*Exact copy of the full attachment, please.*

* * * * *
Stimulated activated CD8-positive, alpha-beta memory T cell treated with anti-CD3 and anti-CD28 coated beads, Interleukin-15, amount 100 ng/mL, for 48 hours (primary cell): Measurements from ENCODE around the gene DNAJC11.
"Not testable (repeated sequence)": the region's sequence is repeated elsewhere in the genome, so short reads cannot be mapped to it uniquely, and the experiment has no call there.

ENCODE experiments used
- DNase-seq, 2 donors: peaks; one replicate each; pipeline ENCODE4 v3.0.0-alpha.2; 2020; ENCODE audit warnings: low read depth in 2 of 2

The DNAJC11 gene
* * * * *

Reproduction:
Stimulated activated CD8-positive, alpha-beta memory T cell treated with anti-CD3 and anti-CD28 coated beads, Interleukin-15, amount 100 ng/mL, for 48 hours (primary cell): Measurements from ENCODE around the gene DNAJC11.
"Not testable (repeated sequence)": the region's sequence is repeated elsewhere in the genome, so short reads cannot be mapped to it uniquely, and the experiment has no call there.

ENCODE experiments used
- DNase-seq, 2 donors: peaks; one replicate each; pipeline ENCODE4 v3.0.0-alpha.2; 2020; ENCODE audit warnings: low read depth in 2 of 2

The DNAJC11 gene